Moons of our Solar System
Moons of our Solar System

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Moons of our Solar System

Week 5: What we learned from the Moon


Rocks are the key evidence for the Moon’s story. The meteorite-battered lunar highland rocks are more ancient than anything on Earth, and the ancient volcanoes on the Moon are better preserved than many modern volcanoes on Earth.

Jess introduces the week, which continues the story of the Moon and lets you get up close to Moon rocks using The Open University’s virtual microscope.

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The Apollo 11 landing in 1969 was a defining moment for humanity. It was the first time humans had set foot on another Solar System body. Altogether, the Apollo programme put twelve astronauts on the Moon.
With less computer memory than a modern mobile phone, these guys were able to fly, land, walk on the Moon, and communicate live back to Earth. But sadly, no one has walked on its surface since Apollo 17 in 1972, which was long before I was born.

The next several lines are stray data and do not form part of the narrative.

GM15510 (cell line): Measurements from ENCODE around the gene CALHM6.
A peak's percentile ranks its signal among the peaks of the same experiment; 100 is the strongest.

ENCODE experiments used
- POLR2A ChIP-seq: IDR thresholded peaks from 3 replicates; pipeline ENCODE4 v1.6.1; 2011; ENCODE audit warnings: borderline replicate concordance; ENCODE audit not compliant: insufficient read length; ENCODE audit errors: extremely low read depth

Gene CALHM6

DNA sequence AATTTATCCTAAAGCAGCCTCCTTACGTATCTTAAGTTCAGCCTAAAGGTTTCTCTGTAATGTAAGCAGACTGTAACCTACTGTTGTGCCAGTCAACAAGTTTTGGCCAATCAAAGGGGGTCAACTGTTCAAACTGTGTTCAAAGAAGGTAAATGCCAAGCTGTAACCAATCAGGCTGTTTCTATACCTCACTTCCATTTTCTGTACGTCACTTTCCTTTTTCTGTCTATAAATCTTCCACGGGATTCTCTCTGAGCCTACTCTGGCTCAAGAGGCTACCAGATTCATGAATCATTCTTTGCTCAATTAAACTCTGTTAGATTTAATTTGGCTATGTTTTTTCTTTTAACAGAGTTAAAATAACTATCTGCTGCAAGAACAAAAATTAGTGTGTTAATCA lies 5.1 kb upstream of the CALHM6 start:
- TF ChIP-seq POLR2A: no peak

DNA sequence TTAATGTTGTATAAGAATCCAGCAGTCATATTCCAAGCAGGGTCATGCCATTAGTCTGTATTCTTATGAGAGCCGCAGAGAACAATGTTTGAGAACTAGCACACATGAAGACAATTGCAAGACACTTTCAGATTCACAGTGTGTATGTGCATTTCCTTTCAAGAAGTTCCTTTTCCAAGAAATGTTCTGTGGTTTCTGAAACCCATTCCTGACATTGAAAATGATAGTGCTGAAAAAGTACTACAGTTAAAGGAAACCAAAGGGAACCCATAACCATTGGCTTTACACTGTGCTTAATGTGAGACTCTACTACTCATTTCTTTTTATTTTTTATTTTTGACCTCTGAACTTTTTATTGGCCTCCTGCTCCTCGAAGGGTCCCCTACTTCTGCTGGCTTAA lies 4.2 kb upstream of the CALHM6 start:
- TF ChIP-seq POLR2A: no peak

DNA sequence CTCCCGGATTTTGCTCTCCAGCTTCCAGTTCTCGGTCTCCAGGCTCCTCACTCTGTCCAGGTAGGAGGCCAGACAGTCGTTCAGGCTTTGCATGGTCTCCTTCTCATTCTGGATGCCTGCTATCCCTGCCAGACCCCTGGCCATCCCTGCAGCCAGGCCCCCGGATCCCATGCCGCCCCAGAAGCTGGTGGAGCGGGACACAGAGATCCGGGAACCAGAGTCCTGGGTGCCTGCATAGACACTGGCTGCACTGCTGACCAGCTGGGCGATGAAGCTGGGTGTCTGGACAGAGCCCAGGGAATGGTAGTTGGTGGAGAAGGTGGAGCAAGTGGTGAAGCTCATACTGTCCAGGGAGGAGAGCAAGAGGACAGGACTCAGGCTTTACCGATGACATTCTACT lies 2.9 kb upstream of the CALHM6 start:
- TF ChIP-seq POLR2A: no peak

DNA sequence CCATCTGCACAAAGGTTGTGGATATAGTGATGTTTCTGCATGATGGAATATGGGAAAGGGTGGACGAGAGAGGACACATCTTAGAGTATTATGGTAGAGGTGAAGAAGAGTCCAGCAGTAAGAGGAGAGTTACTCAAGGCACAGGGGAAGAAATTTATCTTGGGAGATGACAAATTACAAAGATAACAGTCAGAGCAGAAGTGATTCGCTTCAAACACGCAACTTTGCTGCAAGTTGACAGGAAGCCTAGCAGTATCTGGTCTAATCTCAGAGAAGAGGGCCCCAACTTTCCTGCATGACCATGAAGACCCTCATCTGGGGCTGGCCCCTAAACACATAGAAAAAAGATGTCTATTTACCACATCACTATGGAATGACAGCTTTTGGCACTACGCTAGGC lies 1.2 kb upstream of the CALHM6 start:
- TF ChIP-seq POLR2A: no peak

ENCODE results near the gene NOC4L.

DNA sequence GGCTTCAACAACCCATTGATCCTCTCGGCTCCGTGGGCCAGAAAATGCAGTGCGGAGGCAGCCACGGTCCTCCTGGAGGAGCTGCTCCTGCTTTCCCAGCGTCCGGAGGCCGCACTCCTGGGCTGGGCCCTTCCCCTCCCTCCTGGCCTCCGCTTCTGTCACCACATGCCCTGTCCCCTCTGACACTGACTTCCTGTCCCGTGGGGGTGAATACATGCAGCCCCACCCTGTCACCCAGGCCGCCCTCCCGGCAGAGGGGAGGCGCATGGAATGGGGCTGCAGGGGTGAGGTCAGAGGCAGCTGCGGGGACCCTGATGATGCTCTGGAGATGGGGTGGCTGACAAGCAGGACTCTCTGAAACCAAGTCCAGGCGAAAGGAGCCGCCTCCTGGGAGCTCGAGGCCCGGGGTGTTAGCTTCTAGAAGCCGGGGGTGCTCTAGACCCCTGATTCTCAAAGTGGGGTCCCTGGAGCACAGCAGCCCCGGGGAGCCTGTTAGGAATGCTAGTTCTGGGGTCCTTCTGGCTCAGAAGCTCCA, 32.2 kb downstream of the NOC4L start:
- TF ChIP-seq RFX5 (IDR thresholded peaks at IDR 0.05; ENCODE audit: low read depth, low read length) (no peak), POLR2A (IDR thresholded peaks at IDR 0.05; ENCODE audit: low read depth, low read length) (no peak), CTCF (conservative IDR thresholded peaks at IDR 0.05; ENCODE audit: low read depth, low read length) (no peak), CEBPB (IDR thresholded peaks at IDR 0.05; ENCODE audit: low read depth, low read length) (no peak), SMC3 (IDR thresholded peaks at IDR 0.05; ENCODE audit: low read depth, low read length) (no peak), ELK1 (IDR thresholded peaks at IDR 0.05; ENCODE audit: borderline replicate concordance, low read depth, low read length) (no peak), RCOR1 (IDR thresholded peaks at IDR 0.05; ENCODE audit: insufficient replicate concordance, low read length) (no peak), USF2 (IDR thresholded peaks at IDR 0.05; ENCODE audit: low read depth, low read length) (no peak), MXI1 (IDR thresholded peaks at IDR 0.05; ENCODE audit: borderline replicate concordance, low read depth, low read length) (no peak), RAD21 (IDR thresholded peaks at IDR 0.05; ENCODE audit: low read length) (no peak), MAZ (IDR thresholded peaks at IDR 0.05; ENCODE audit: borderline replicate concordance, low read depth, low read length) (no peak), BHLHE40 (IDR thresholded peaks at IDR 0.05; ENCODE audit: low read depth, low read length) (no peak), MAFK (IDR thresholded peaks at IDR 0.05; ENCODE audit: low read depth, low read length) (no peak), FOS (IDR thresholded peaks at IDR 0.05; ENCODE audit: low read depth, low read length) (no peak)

The story of the Apollo missions is fascinating. But leading up to it, there were a whole series of missions that dispelled some of the earlier myths and hypotheses about our Moon, like the idea that valleys on the Moon had been caused by the flow of water.
So we'll learn what the Apollo astronauts investigated on the Moon, the discoveries, the experiments-- even the golf balls.
We'll also get to examine some of the Moon rocks and dust that they brought back to Earth using a virtual microscope. Between 1969 and 1972, 382 kg of material was brought back to Earth. We'll look at just what all this material has taught us.
See you next week.
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By the end of this week, you should be able to:

  • understand the significance of the Apollo 11 and Apollo 17 missions to the Moon, and what was investigated there
  • consider what Moon dust and rocks brought back to the Earth tell us about the Moon.

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